In his book, “The Triumph of Christianity,” (which, by the way, was one of Chuck Colson’s favorite books) historian Rodney Stark describes the Roman world of that first Christmas Eve.
The gods, Stark writes, “were everywhere and thought to be undependable.” Apart from “some magical powers” and “perhaps the gift of immortality,” there was little to distinguish them from their human worshipers: “they ate, drank, loved, envied, fornicated, cheated, lied and otherwise set morally ‘unedifying examples.’”
And, not surprisingly, they didn’t care one bit about those who worshiped them. All they wanted was to be propitiated.
In other words, Christ entered into a culture in which the gods of the age were not worthy of worship.
And Roman society was just as oppressive and undependable as its gods. For most people, life in the empire’s cities could be fairly described, to borrow a phrase from philosopher Thomas Hobbes, as “nasty, poor, solitary, brutish, and short.”
This was the world into which Christianity was born. And still Christianity triumphed, not least of which because it offered an alternative to the oppression of Roman society. It offered another way than the dead-end of paganism, a way so compelling that it outweighed the obvious social disadvantages of being identified as a Christian.
As Stark writes, “in the midst of the squalor, misery, illness, and anonymity of ancient cities, Christianity offered an island of mercy and security.”
I hope that when you hear Stark’s words, you realize that we also have something far more compelling to offer our contemporaries as well.
Many of our contemporaries also worship deities that are undependable and scarcely distinguishable from their worshipers.
The Oxford English Dictionary defines “worship” as “the feeling or expression of reverence and adoration for a deity.” Worship transforms the worshiper. As Ralph Waldo Emerson wrote, “the Gods we worship write their names on our faces; be sure of that . . . thus, it behooves us to be careful what we worship, for what we are worshipping we are becoming.”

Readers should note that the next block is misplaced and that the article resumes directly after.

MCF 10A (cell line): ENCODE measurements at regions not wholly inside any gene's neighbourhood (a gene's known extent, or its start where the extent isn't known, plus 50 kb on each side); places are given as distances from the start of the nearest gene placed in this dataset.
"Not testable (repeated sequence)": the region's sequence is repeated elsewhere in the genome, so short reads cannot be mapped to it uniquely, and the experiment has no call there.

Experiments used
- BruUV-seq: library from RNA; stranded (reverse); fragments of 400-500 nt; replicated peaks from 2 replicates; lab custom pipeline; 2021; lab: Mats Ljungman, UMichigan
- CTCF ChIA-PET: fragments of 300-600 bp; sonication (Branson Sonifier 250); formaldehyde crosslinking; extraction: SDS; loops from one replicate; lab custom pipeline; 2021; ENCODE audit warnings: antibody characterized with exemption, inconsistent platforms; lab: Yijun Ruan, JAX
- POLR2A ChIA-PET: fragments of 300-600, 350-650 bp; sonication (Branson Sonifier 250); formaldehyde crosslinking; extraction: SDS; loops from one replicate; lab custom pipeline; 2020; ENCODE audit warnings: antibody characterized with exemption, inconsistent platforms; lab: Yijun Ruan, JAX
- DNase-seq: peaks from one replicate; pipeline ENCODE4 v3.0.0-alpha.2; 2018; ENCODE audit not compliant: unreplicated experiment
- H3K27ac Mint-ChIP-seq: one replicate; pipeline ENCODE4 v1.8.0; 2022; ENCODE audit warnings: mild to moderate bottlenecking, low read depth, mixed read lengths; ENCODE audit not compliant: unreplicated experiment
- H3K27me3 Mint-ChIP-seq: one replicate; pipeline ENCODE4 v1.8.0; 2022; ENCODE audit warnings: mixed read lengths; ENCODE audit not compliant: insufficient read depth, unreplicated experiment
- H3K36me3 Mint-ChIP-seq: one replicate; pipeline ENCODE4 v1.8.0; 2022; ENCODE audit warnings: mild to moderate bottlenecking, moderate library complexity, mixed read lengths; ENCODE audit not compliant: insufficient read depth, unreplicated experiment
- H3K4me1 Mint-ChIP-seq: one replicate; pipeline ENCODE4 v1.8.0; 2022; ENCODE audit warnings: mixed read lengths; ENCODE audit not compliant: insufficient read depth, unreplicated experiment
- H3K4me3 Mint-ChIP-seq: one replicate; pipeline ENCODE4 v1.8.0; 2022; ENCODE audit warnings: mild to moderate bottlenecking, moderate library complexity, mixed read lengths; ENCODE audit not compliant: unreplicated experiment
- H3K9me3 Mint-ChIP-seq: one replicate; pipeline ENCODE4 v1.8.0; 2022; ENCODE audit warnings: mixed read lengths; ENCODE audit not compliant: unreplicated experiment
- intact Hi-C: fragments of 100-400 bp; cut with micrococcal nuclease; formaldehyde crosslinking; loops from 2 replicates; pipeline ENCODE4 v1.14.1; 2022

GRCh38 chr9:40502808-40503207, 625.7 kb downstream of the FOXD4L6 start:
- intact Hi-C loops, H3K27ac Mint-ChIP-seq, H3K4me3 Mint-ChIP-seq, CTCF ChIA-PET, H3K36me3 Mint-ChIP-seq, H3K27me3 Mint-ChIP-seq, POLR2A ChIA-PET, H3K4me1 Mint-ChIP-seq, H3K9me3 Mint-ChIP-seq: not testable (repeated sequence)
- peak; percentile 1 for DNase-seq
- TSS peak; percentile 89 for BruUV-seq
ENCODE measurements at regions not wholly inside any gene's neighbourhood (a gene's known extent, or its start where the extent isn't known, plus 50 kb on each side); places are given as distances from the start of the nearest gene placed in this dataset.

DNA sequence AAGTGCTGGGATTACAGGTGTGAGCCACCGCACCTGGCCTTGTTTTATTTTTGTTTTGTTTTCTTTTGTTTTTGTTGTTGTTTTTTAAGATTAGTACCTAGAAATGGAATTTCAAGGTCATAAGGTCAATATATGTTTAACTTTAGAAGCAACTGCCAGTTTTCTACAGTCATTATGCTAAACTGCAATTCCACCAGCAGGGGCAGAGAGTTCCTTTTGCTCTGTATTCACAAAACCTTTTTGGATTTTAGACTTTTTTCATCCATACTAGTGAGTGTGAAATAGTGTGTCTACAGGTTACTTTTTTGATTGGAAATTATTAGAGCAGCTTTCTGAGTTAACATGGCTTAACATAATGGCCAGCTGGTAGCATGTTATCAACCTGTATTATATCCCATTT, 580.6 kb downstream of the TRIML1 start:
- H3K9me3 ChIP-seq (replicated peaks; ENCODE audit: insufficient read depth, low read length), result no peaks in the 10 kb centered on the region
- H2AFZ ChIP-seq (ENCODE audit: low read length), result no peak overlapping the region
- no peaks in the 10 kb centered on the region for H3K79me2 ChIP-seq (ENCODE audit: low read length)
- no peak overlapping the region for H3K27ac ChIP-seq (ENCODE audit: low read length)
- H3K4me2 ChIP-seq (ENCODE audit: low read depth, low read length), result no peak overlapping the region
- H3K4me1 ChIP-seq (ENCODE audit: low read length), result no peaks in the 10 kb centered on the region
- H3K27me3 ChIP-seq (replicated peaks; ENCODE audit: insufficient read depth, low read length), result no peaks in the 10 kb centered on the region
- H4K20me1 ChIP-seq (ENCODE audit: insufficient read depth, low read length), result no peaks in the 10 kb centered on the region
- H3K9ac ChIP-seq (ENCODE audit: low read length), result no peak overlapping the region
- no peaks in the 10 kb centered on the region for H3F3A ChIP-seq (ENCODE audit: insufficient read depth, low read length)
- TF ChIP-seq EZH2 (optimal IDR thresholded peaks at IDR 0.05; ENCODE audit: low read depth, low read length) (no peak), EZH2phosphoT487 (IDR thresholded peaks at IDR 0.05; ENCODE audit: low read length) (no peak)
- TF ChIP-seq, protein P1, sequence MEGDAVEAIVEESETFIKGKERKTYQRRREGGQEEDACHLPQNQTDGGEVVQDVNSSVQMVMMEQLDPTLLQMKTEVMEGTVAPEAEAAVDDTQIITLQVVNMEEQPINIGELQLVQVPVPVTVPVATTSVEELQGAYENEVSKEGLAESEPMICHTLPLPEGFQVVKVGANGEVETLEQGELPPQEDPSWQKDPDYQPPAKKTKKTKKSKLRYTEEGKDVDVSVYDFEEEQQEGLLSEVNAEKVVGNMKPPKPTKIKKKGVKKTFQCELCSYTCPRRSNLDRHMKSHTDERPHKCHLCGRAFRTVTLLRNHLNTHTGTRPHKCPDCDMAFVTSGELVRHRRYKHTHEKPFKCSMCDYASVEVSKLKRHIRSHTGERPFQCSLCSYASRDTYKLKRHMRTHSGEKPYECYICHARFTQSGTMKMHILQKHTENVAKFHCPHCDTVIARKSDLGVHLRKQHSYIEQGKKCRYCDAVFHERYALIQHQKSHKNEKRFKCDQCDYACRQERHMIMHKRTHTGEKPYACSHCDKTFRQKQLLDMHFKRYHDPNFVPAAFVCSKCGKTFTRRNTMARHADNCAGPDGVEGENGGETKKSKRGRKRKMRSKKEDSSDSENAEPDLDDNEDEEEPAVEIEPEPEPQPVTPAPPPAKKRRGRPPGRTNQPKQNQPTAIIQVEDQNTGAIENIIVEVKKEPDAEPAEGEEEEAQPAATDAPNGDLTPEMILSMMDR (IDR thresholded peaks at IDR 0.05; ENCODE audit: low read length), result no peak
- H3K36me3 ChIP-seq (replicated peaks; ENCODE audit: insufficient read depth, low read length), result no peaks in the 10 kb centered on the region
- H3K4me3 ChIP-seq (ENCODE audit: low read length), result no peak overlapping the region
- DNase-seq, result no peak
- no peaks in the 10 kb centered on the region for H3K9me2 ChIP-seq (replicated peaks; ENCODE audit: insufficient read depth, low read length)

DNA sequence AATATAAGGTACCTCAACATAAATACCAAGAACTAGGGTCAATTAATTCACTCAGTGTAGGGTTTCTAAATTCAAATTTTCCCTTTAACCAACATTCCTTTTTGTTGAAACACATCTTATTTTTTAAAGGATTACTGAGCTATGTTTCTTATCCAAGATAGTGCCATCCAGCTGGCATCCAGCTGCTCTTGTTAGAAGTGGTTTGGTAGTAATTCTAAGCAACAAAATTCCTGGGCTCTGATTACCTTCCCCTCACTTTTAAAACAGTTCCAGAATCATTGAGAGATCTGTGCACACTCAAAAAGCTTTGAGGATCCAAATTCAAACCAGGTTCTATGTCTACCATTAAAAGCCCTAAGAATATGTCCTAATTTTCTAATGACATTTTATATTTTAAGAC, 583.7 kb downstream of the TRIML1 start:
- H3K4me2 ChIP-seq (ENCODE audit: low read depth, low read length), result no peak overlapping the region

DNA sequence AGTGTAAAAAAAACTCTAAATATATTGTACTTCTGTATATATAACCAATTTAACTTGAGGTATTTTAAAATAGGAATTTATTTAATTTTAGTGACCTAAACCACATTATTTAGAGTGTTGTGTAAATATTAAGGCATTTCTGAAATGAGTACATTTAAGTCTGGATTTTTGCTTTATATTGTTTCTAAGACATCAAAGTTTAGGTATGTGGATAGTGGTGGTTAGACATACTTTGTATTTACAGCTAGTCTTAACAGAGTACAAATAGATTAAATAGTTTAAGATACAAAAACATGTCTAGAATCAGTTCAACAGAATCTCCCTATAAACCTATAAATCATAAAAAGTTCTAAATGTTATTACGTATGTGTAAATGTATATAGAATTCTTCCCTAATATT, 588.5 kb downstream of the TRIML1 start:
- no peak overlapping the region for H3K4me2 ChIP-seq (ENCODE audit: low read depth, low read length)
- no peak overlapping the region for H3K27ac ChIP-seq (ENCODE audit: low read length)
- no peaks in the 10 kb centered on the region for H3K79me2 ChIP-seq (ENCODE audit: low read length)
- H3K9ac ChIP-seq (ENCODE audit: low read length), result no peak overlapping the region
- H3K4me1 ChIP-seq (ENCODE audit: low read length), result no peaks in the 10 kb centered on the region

Emerson wrote that without even foreseeing the age of “social media,” in which we increasingly worship what we’ve become or at least what we imagine ourselves to be. Many pages on Facebook and Instagram can, with almost no exaggeration, be called “shrines.”
Our deities are as much of a dead end as the pagan gods of Rome. And like all idol worship, self-worship can be a lonely activity. Just like the Greek gods, who didn’t play well together, today’s pagans are far from anonymous, but just as isolated as their ancient predecessors. A 2011 Cornell study found that the average American has only two “good friends.”
What Christians today have to offer is remarkably similar to what the early Christians had to offer: what Stark called an “intense community,” a place where, instead of being surrounded by strangers, they are surrounded by “brothers and sisters in Christ.” A place that when the hard times come, as inevitably they will, “there [are] people who care — there are people who have the distinct responsibility to care.”
Stated succinctly, what Christians have to offer is a better way of being human than anything currently offered in contemporary society.
That’s why, despite the often-distressing state of our culture, I remain hopeful. The Christian alternative is just as desperately needed today as when the early Church offered it to the Romans. Like them, we must proclaim and embody that alternative.
And if we do, it could be another Christmas Eve all over again.
And friends, as we prepare to gather with our own friends and family to exchange gifts and celebrate the light of Christ coming into this world, I would ask you remember BreakPoint and the Colson Center in your year-end giving. Thank you so much. And have a very merry Christmas.
A version of this commentary first aired on Christmas Eve, 2014.
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